Exhibition processes is in a limbo period between two shows:Showing/Thinking and the Senior show. We’re not exactly de-installing and we’re not exactly installing. I have more to say about the intense anxiety of the Senior show coming later.

Point is, we have a little bit of class time to go to galleries and work on our final project. The project is to curate a show of three living contemporary artists based around a theme. This is kind of my jam, so to speak. In researching artists, I was introduced to the idea of a digital exhibition. This involves an artist presenting works in an online gallery. Artist Deepanjan Mukhopadhyay did just that in 2017. He partnered with localhost and created a gallery space in Minecraft and presented paintings in the space. It allowed him to play outside of the physical limitations of reality and add in timed pieces, vastly oversized animations and unlimited supplies. His piece Freefall, for example, involves a Brother printer printing every page of Marx’s Capital, Volume 1, “The Working Day,” on 160 sheets of paper. This requires a replenishing of supplies including toner, paper, and constant run of electricity. Mukhopadhyay speaks on how this installation exists on the internet as a looping gif that he feels gives a similar effect and the use of the internet as a gallery.

I’m thinking of having this being the space to exhibit my final project. I like the accessibility of a digital gallery, and the smaller amount of resources needed to put one on. Especially since one of the artists I am choosing for the show mainly works digitally. So without further ado, I introduce my show titled “Copy/Paste”

The exhibition’s theme is about feminism and colonialism. I wanted to do something on artists replacing/recreating famous pieces of art history using imagery of people of color to create a commentary on colonial ideals. Surprisingly, this was not too hard to find artists for, as I already had one in mind. Maria Qamar goes by the stage name HATECOPY and creates Roy Lichtenstein-esque digital/physical paintings that use desi women and desi culture as the subject. Her work actually inspired my senior work this year. All of her prints are a contrast to the “Oh Bradley” Lichtensteins and instead say “Shut up Bradley” quite loud.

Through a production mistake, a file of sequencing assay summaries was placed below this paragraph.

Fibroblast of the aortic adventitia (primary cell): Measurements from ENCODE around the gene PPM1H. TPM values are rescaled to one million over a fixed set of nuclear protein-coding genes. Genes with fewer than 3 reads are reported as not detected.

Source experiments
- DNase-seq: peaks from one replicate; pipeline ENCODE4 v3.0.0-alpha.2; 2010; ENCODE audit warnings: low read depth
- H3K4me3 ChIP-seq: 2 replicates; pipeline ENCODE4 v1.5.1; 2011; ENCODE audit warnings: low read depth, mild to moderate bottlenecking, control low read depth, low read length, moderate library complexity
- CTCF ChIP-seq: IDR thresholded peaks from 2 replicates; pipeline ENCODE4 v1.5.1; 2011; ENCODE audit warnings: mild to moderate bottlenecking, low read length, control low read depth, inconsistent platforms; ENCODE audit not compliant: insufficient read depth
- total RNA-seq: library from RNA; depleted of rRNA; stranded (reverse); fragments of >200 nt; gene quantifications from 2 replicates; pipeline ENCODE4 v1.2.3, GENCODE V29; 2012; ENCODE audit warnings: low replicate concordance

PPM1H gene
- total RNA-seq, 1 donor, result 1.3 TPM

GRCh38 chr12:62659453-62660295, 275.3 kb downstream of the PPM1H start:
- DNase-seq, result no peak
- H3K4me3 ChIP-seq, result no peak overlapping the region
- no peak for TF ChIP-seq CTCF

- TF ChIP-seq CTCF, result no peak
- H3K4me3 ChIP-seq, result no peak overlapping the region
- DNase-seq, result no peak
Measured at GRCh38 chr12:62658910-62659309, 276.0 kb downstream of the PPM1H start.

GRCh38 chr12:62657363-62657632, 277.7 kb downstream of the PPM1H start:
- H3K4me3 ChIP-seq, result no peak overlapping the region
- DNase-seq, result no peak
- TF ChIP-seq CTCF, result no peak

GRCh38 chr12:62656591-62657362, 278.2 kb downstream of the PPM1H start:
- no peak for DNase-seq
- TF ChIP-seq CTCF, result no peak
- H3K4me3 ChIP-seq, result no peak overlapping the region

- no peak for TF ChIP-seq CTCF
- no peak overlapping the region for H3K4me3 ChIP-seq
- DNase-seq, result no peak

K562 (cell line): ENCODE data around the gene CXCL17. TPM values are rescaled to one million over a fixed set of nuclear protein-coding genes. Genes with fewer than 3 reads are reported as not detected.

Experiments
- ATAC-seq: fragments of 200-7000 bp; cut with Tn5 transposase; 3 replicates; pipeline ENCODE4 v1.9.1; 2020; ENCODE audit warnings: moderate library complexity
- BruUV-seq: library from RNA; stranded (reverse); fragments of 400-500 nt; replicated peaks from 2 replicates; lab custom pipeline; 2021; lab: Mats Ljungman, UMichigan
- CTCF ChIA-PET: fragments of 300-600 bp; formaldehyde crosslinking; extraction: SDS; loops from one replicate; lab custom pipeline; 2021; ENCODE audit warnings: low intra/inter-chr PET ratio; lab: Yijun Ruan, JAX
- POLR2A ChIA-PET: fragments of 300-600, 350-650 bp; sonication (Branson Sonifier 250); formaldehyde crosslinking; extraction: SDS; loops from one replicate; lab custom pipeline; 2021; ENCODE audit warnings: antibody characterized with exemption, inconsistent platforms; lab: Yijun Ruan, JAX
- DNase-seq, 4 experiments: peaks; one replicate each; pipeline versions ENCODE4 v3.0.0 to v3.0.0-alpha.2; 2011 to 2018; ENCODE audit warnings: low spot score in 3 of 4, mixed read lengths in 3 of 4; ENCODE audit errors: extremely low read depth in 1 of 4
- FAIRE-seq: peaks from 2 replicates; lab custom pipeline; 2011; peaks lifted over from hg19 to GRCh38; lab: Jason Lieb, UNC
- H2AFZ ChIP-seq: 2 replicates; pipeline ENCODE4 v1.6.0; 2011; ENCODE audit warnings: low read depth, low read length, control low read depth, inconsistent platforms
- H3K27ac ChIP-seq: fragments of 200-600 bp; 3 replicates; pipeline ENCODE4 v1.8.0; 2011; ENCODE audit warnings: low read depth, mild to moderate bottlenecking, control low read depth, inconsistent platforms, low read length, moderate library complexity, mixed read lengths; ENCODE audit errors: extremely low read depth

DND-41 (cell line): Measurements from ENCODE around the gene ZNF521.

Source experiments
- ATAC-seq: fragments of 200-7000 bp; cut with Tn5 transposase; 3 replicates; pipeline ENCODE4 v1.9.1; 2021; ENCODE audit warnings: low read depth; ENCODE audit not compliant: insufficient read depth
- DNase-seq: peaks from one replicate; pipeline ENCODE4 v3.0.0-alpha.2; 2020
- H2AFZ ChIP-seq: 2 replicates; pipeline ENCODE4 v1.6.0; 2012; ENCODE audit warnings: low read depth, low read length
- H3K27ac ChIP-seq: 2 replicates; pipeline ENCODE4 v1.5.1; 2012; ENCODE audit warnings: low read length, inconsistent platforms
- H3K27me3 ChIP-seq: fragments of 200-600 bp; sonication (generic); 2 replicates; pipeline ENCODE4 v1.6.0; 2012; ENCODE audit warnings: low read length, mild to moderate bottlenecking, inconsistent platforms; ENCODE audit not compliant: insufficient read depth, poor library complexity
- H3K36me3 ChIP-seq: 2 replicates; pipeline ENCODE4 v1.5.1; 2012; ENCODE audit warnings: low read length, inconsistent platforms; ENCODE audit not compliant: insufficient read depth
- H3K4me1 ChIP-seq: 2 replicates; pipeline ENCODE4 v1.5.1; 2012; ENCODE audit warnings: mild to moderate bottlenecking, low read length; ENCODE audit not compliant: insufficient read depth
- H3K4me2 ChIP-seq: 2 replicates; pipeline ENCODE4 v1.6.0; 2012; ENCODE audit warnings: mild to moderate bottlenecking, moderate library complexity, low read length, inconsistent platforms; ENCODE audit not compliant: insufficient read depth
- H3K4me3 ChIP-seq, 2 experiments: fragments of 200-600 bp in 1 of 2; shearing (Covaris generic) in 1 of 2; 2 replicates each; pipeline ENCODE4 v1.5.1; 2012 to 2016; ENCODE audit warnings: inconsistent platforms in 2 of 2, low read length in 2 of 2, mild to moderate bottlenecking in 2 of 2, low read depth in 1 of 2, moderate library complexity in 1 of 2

“Aunty” by HATECOPY

 

“LENA DENA” HATECOPY

 

“NAMASTE” by HATECOPY

 

My second artist is Mickalene Thomas.  She is known for her collages and using 70s aesthetics surrounding black women in various poses and scenery. I chose to focus on her pieces relating to Manet. She recreates a few of his paintings using black women as the subject matter. I chose the three below.

Qusuquzah, une très belle négresse #2, 2011-12

 

Din, une très belle négresse #2, 2012

 

A Little Taste Outside of Love (2007)

 

LE DEJEUNER SUR L’HERBE LES TROIS FEMME NOIRES (2010)

 

The third artist I chose to show was Fabiola-jean-louis. The work of hers I chose to show is very new, only completed in the past two years. She herself has only been creating art for about four years, according to her website. The pieces I am choosing are from her series Re-writing History. She takes photos of black women in ornate dres of the renaissance, and places imagery within the composition that provide a commentary on slavery, white culture, and the affects of colonialism. The pieces I chose are below.

Whisper of a Revolution by Fabiola Jean-Louis

 

Passing by Fabiola Jean-Louis

 

Madame Beauvoir’s Painting by Fabiola Jean-Louis

 

Rest in Peace by Fabiola Jean-Louis

In this exhibition, I hope to have a conversation on how people of color are erased form the study of art history, unless talking about the “primal” art they create. As far as the physical make up of the digital space, I envision it being something similar to the Hathaway Gallery, mainly the use of the larger center space.

Leave a Reply

Your email address will not be published.